But, respondent argues:  (1) section 667, subdivision (f)(2) allows the prosecutor to “move to dismiss or strike a prior felony conviction allegation in the furtherance of justice pursuant to Section 1385” (2) since the statute authorizes the motion it impliedly empowers the court to grant it and (3) if the court has the power to dismiss such a prior felony conviction (upon motion by the prosecutor) then that power cannot constitutionally be conditioned upon prosecutor consent.  (People v. Tenorio (1970) 3 Cal.3d 89, 89 Cal.Rptr. 249, 473 P.2d 993.)   We disagree.  (See People v. Glaster (1995) 45 Cal.Rptr.2d 65 (review granted Oct. 19, 1995);  People v. Bailey (Cal.App.1995) 44 Cal.Rptr.2d 205 (review granted Nov. 16, 1995);  People v. Petty (Cal.App.1995) 44 Cal.Rptr.2d 34 (Review granted Nov. 2, 1995.))

While the statutory provision considered in Tenorio appears similar to that considered here, a closer examination reveals the effects of the provisions are markedly different.   The “three strikes” legislation when examined as a whole does not grant power to a prosecutor but rather substantially curtails the prosecution's discretion in dealing with prior felony convictions.   Subdivision (g) of section 667 categorically prohibits the use of prior felony convictions in plea bargaining.   Subdivisions (g) and (f)(1) require the prosecution to plead and prove all known prior felony convictions and subdivision (g) further prohibits prosecutors from entering into any agreement to strike or seek the dismissal of prior felony conviction allegations.   The only discretion afforded the prosecution is that provided in subdivision (f)(2) whereby it may move to dismiss or strike a prior felony conviction allegation if there is insufficient evidence to prove the allegation or in the furtherance of justice.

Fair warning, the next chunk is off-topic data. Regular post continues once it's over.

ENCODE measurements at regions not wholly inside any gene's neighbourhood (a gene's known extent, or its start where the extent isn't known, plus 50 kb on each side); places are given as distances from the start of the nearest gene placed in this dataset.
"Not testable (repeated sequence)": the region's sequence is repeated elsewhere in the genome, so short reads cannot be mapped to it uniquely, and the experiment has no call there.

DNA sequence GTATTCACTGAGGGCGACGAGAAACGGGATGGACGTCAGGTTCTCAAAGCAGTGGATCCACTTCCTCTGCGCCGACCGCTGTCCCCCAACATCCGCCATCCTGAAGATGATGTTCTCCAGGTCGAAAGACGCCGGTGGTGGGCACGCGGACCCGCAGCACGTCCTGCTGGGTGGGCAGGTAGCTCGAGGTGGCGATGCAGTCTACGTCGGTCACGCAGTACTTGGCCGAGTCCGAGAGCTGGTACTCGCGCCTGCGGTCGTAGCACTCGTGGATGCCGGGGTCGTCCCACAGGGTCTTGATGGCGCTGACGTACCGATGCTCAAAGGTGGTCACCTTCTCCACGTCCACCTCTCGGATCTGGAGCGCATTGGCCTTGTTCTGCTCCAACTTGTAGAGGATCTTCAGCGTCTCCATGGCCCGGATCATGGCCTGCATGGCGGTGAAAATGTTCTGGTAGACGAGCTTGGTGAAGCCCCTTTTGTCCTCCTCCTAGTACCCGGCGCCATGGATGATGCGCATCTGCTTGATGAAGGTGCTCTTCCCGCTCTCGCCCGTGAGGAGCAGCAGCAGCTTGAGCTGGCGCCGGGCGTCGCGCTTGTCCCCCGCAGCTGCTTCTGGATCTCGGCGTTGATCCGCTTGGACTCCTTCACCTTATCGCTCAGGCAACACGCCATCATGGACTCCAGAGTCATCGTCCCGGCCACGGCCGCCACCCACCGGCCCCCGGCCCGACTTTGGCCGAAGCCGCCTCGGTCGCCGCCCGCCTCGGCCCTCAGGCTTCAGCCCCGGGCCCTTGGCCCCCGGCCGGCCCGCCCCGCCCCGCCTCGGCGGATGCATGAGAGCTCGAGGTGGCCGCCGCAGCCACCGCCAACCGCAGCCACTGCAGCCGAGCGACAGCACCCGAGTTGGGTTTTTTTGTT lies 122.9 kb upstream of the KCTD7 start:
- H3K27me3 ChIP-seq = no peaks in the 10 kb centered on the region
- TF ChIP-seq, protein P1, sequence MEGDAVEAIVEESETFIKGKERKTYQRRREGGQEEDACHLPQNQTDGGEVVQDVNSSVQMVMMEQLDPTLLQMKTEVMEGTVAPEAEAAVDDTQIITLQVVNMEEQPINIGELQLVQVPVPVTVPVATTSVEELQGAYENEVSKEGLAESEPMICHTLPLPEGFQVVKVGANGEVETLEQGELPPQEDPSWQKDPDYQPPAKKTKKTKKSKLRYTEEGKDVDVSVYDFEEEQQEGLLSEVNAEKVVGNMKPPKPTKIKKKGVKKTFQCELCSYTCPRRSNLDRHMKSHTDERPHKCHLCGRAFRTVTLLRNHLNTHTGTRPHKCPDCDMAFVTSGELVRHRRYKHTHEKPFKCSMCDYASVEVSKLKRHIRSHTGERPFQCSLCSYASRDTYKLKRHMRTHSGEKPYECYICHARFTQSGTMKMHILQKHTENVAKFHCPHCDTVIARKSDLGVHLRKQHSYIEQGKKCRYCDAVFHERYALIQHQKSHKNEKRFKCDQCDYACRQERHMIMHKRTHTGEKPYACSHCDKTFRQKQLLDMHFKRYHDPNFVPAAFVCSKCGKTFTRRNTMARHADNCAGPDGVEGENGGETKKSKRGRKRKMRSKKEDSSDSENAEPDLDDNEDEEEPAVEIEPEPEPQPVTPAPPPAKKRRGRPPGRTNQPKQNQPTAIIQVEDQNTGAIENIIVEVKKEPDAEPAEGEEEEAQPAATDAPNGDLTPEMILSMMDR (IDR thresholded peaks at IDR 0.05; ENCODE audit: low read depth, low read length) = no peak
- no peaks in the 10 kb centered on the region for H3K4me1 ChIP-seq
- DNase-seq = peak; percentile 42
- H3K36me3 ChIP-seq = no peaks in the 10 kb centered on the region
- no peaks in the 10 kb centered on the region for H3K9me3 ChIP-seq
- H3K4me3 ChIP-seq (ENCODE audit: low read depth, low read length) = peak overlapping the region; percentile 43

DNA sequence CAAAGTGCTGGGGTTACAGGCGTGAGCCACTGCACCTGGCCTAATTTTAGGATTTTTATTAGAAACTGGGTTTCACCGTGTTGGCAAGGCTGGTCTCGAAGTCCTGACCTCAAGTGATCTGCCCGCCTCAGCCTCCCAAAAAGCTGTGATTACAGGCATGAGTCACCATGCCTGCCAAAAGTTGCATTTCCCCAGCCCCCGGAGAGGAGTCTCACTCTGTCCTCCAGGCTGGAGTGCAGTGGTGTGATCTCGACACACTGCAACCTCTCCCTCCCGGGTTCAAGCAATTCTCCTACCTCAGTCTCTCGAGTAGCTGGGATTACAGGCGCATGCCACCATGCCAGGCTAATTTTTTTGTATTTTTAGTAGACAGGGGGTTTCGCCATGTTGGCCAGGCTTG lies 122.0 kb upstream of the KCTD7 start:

The severely limited prosecutorial discretion in charging and negotiating presented by the overall “three strikes” statutory scheme hardly equates to the “unreviewable” and “arbitrary” discretion vested in the prosecution which was criticized in Tenorio, supra, 3 Cal.3d at p. 95, 89 Cal.Rptr. 249, 473 P.2d 993.   Rather, the statutory scheme represents tight legislative control of a prosecutor sharply curtailing the prosecution's previous discretion in carrying out its traditional charging function.

With respect to the court's power, the provision at issue in Tenorio took from the court a long-standing historical power to independently strike an allegation of a prior conviction and extended to the prosecutor a power to control the court's ability to exercise its power to strike.   At the time Tenorio was decided the court previously had the unfettered power to strike the prior convictions in the interest of justice.   Here, no such power existed.   Rather, the court's power to strike a prior serious felony conviction alleged pursuant to section 667 had already been taken from the court in 1986 when the Legislature enacted section 1385, subdivision (b).  People v. Valencia (1989) 207 Cal.App.3d 1042, 255 Cal.Rptr. 180 upheld section 1385, subdivision (b) against a separation of powers argument.